19 Jul Physician Executives: Avoid your next mis-hire!
The healthcare industry is experiencing unprecedented change. We see movement toward at-risk payor reimbursements, redesigned care models, and an accelerating increase in technologies aimed at increasing patient engagement. However, one pattern that peaks my interest is the growing number of physicians moving into leadership and executive roles.
Why Physician Leaders?
Currently, only a small percentage of hospitals are led by a physician. That figure is expected to increase rapidly as healthcare systems work to quickly redesign care models and workflows with clinical excellence and improved outcomes.
Physicians bring a highly valuable perspective to leadership roles, especially in light of the move to physician led team-based care. In a bold move from the AMA, the association adopted a new policy that lays out the ethical and professional obligations physicians have to lead and participate in the team-based care model.
“[Physicians] should also promote core team values of honesty, discipline, creativity, humility, curiosity and commitment to continuous improvement; help clarify expectations to support systematic, transparent decision-making; and encourage open discussion of ethical and clinical concerns and foster a team culture in which each member’s opinion is heard and considered and team members share accountability for decisions and outcomes.”
Read the full policy here
This is a tall order when physicians are often not prepared with the skills to create such a team environment. Given these changes, there is an even greater need to hire skilled physician leaders. In my experience working with physician leaders, I see the unending potential that is created when you pair the clinical knowledge of a physician with the leadership and managerial skills needed to unleash the power of high performing teams.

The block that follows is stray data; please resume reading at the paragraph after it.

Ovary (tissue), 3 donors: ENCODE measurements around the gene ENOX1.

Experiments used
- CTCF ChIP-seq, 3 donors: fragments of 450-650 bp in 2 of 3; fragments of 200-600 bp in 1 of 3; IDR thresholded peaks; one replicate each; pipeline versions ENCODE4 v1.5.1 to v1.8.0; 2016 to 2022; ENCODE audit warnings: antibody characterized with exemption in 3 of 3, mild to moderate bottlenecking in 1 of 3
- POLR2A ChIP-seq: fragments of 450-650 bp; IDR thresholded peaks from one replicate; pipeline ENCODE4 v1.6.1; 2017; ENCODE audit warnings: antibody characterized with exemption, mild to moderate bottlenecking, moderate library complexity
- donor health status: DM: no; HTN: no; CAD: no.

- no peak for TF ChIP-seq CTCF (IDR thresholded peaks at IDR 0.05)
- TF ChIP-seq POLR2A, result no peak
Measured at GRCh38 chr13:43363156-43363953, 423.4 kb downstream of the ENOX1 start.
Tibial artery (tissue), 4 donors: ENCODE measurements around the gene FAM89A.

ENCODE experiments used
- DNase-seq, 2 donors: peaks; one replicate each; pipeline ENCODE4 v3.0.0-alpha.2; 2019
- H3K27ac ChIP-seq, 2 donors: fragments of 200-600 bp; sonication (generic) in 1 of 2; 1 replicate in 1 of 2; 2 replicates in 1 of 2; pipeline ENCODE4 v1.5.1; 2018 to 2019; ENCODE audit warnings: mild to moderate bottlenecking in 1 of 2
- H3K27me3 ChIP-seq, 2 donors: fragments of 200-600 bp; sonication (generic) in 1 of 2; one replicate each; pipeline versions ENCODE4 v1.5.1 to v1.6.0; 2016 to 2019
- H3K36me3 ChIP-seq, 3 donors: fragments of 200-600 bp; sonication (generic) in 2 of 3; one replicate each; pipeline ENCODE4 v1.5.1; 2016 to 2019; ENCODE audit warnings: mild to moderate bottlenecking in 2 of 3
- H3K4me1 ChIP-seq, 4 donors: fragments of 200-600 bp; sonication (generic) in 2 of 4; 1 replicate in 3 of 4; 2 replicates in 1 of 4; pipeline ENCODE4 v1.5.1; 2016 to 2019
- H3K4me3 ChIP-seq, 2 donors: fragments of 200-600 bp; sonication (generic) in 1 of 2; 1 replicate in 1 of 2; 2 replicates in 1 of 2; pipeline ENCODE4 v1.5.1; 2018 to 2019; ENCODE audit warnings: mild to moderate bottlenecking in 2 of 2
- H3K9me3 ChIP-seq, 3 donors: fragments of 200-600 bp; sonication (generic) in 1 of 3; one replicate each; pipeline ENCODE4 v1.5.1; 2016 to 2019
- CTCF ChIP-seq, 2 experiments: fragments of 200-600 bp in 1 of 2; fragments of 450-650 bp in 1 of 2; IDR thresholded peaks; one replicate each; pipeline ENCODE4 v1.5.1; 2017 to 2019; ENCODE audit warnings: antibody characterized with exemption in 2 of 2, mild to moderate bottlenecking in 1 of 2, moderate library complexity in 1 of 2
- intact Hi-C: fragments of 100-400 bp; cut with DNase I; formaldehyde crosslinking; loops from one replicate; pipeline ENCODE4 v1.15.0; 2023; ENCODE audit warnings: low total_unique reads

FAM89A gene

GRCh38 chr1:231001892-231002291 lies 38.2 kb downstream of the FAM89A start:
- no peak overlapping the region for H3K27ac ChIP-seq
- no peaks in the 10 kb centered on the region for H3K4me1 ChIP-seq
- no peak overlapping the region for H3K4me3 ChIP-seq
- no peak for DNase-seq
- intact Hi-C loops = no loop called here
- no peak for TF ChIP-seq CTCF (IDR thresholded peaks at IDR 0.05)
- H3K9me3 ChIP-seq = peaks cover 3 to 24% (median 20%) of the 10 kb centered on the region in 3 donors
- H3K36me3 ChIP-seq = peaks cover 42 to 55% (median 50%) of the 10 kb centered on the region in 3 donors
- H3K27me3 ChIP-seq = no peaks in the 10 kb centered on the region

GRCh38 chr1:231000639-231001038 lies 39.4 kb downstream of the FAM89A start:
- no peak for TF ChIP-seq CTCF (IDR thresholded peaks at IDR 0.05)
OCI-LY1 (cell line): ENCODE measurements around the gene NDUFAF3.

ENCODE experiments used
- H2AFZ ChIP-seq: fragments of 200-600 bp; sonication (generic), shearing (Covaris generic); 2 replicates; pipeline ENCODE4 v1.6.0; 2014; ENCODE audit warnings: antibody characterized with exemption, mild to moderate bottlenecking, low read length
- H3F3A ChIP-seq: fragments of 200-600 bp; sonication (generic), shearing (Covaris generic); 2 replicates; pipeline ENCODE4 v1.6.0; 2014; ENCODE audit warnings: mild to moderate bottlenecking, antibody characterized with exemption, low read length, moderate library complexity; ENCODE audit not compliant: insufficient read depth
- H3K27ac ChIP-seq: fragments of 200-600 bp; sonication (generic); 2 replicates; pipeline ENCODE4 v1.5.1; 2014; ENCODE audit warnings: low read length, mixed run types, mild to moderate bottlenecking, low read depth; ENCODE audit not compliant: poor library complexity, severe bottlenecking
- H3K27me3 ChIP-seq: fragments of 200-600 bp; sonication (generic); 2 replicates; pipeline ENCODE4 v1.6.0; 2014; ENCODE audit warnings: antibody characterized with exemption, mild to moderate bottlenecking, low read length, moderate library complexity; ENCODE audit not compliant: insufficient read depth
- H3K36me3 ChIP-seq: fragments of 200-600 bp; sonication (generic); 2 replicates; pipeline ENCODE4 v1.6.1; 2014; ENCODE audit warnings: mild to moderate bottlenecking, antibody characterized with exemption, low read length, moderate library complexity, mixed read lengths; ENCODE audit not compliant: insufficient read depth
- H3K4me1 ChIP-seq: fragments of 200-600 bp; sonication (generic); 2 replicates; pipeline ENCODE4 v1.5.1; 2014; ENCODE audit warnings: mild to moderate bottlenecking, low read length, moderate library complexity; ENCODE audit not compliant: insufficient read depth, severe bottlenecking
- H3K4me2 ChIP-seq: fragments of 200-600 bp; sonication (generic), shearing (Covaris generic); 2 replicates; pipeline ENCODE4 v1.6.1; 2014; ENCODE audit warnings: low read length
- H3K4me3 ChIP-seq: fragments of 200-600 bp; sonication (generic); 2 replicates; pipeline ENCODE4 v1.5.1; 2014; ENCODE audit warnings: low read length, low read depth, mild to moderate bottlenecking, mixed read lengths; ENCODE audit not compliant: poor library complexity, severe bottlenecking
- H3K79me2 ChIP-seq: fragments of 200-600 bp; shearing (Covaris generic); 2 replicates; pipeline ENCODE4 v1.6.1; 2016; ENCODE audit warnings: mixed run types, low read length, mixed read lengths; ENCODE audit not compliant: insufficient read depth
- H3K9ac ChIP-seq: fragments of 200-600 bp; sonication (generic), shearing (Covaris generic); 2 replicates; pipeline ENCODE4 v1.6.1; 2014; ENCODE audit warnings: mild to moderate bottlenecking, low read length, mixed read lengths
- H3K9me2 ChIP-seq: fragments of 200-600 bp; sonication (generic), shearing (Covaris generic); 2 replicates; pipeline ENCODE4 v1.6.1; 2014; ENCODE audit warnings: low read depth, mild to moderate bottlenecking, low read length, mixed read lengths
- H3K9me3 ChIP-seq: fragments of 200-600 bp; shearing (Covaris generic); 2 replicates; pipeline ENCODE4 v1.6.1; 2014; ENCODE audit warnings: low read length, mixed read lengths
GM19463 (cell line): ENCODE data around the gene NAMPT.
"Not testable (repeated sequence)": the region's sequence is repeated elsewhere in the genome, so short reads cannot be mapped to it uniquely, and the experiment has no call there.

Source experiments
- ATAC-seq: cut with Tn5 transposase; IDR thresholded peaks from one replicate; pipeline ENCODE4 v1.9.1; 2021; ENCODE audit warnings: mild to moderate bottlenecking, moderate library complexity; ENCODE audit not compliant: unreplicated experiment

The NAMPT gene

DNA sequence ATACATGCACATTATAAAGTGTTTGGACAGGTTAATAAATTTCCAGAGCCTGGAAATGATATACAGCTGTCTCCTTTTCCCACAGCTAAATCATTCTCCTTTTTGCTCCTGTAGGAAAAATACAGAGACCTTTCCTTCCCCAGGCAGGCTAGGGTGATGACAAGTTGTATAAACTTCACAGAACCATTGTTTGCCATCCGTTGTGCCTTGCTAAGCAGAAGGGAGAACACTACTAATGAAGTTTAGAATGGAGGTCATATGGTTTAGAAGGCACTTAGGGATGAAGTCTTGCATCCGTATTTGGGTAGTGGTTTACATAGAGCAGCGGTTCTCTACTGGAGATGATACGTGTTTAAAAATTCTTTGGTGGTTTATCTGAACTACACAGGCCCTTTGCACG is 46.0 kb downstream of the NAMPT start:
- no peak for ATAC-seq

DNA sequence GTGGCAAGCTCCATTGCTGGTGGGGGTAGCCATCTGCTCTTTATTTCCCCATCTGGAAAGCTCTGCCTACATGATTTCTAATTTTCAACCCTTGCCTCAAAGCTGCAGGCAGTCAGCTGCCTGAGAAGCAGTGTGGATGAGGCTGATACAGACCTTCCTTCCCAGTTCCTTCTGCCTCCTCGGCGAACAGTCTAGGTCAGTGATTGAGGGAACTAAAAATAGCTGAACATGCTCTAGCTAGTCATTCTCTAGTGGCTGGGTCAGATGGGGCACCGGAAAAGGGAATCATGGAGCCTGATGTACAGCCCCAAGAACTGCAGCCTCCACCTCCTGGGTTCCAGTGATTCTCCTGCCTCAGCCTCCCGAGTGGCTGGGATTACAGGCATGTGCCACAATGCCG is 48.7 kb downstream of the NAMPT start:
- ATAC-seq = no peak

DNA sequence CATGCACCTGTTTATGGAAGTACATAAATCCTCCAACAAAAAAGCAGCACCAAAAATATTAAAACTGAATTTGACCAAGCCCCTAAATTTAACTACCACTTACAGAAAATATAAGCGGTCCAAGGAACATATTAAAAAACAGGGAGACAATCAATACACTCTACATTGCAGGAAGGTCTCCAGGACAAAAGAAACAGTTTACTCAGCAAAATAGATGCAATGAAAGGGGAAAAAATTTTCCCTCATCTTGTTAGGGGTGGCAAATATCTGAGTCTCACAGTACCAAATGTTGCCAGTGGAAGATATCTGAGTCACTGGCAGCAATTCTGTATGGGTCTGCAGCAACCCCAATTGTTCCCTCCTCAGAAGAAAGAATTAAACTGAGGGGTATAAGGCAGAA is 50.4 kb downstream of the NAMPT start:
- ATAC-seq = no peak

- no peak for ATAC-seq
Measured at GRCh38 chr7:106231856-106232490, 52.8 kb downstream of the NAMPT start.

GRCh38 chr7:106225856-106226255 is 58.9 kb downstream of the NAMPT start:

Avoid The Peter Principle
The greatest risk in promoting or selecting physicians for leadership roles is making the hiring decision based on the candidate’s performance in their current role, versus what will be needed in the leadership role. This leaves the leader unprepared for the duties and responsibility and the organization’s performance suffers.
Peter Principle – if you are good at your job, you will likely be promoted until you reach one rung above your level of competence
If a physician is not well prepared with the requisite leadership skills, the hiring decision quickly shifts from excitement to despair as all parties realize the individual does not hold the essential knowledge, skills, and behaviors necessary to be a great leader.
This situation creates an enormous amount of distress for the physician, the surrounding team and costs the organization a huge amount of money and resources. Studies on executive mis-hires indicate that the average cost of such an event can be up to 27 times base salary, yes millions of dollars.
How to Predict Physician Leader Success?
Much is riding on the ability of the US healthcare system to reimagine itself and meet the growing needs of our nation from a quality, service, and affordability perspective.
There is a great onus on our leaders in healthcare today to create high performing teams, reverse the negative environments that exist, and create cultures that thrive on collaboration, engagement, and joy.
So, how do we get there?
The first step is to be sure you are hiring the “right” physician leaders for the job! The definition of “right” will be determined by the specific nuances within your organization, but there are several characteristics we know predict success for physicians, such as:
- Intellectual Humility
- Emotional stability
There are several assessments on the market that can begin to shed light on each of these characteristics. In my experience, the Hogan Assessments provide differentiated value in the case of physician leaders by a) predicting actual performance and b) mapping these specific characteristics to the assessments itself.
After using the Hogan Assessments for 5+ years in selecting and developing top physician leaders, I’ve seen first-hand how this data can save organizations tremendous time and resources. Hiring for fit and avoiding a critical mis-hire can significantly accelerate your progress toward creating high performing physician led teams.
To avoid a costly mis-hire, schedule a complimentary one-on-one consult by emailing me at firstname.lastname@example.org
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